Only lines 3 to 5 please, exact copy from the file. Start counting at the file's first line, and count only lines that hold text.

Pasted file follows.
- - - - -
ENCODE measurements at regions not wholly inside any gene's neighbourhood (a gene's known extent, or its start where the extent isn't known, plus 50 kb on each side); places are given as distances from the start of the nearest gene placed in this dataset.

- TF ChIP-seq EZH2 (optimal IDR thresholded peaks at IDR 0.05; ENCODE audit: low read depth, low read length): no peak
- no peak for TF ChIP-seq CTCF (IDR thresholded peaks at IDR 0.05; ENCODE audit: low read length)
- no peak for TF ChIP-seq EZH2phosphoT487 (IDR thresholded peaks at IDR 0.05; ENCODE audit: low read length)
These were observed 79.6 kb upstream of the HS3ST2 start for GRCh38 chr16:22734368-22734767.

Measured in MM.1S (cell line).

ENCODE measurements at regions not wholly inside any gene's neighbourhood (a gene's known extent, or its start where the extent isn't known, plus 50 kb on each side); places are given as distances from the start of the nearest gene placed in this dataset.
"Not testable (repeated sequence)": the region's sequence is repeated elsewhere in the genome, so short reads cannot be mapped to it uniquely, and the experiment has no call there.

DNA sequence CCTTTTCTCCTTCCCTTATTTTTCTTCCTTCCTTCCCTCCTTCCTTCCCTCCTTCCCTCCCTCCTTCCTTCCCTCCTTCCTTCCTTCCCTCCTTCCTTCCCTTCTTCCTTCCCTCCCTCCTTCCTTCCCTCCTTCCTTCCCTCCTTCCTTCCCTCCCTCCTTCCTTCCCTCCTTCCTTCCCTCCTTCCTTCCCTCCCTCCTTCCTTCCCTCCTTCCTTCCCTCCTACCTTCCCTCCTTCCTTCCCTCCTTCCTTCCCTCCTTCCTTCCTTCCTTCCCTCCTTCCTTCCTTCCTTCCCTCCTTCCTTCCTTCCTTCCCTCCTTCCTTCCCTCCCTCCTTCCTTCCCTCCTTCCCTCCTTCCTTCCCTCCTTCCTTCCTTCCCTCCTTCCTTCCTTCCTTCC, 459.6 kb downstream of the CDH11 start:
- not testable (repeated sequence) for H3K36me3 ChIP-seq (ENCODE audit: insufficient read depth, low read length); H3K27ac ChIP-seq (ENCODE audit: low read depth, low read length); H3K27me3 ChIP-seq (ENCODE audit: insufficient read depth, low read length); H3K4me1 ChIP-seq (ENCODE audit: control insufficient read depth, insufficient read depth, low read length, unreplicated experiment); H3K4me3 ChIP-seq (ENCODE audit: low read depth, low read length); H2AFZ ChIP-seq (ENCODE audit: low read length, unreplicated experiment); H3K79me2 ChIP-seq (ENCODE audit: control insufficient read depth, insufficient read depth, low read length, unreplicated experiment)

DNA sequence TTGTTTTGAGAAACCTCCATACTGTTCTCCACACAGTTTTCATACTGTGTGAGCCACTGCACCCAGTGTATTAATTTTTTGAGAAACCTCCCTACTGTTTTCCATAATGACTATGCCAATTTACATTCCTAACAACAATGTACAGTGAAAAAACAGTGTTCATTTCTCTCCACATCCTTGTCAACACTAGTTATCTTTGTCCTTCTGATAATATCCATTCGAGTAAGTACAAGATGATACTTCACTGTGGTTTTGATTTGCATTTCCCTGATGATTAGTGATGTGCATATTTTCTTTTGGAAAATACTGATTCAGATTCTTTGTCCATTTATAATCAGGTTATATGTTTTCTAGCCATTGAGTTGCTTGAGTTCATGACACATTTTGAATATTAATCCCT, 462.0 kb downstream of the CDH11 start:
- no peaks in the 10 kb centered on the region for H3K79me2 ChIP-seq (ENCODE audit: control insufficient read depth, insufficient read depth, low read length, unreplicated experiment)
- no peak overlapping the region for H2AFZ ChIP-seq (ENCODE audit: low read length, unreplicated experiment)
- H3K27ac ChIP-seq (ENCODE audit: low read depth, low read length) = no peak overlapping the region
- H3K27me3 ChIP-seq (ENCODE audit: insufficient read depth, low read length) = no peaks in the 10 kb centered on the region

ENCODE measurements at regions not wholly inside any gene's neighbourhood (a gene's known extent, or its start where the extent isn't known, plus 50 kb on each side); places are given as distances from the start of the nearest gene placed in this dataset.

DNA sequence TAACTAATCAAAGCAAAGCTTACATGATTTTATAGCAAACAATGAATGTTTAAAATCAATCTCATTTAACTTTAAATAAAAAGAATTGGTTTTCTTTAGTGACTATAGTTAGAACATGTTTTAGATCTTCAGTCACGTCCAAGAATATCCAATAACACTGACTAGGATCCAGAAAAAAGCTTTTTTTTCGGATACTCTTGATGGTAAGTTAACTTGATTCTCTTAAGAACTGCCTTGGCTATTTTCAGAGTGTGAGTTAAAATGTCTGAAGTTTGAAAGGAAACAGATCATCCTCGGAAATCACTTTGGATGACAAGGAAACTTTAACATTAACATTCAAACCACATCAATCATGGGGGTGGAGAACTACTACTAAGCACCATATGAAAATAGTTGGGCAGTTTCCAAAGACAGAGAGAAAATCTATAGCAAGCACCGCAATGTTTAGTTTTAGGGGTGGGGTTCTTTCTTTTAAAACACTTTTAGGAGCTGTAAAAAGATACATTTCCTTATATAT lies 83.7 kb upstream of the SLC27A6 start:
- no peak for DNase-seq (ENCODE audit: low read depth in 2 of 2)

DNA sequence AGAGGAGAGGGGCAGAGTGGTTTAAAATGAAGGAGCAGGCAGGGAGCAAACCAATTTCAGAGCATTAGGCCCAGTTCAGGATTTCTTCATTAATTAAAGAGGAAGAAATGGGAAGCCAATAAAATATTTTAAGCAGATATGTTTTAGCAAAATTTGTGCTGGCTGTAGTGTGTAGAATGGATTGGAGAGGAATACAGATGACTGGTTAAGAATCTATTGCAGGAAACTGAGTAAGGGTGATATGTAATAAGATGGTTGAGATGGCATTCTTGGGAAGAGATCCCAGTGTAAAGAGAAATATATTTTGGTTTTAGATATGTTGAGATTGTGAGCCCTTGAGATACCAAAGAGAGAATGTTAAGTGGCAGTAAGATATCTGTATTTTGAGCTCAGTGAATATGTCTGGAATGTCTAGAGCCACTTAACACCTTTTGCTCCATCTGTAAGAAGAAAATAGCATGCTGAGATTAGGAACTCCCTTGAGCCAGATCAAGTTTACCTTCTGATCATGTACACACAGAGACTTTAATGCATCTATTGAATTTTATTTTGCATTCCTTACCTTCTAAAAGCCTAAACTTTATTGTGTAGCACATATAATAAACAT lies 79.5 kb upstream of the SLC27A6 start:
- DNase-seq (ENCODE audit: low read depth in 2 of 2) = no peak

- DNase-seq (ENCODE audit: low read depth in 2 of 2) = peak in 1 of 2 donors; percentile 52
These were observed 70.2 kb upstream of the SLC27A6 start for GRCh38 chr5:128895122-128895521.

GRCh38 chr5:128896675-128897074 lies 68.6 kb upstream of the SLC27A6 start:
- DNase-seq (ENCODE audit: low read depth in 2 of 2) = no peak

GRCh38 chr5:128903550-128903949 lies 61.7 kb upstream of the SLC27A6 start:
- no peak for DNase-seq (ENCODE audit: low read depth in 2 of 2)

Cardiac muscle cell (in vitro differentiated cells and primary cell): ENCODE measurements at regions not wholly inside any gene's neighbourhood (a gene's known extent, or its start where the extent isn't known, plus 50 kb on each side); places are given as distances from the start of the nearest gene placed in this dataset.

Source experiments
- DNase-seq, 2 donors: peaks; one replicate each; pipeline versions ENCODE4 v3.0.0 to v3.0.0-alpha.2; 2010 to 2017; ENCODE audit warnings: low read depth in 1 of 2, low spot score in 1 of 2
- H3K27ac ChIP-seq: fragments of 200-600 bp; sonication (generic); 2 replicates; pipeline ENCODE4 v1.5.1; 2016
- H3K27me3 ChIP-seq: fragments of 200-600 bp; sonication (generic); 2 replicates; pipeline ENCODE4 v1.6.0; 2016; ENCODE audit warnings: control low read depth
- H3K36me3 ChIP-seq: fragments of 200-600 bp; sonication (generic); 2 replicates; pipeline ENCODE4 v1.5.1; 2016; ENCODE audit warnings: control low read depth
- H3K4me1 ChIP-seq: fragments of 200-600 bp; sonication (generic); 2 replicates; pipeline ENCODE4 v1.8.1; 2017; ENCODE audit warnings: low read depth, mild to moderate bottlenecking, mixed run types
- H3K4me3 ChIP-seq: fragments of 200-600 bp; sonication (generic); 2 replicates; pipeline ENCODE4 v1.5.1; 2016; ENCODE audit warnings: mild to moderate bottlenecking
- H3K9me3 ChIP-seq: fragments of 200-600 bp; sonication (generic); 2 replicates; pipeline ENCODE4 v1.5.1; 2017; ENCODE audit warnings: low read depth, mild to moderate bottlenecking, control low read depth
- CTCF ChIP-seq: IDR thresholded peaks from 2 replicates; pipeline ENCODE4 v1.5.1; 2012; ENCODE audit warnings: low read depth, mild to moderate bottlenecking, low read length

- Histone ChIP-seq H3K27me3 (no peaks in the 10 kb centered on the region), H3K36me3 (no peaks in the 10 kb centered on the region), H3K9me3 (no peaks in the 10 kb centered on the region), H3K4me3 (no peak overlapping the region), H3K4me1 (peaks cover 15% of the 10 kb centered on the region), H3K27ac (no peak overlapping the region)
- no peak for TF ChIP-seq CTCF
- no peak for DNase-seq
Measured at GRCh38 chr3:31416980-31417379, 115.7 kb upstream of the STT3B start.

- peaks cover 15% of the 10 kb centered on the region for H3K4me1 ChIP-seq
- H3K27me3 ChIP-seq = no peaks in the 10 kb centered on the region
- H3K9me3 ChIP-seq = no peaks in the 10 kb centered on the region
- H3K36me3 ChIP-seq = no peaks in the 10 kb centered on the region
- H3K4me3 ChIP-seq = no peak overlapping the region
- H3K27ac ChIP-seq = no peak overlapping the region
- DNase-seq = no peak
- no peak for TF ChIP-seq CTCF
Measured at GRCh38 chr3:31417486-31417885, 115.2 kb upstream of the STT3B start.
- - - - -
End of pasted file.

- no peak for TF ChIP-seq CTCF (IDR thresholded peaks at IDR 0.05; ENCODE audit: low read length)
- no peak for TF ChIP-seq EZH2phosphoT487 (IDR thresholded peaks at IDR 0.05; ENCODE audit: low read length)
These were observed 79.6 kb upstream of the HS3ST2 start for GRCh38 chr16:22734368-22734767.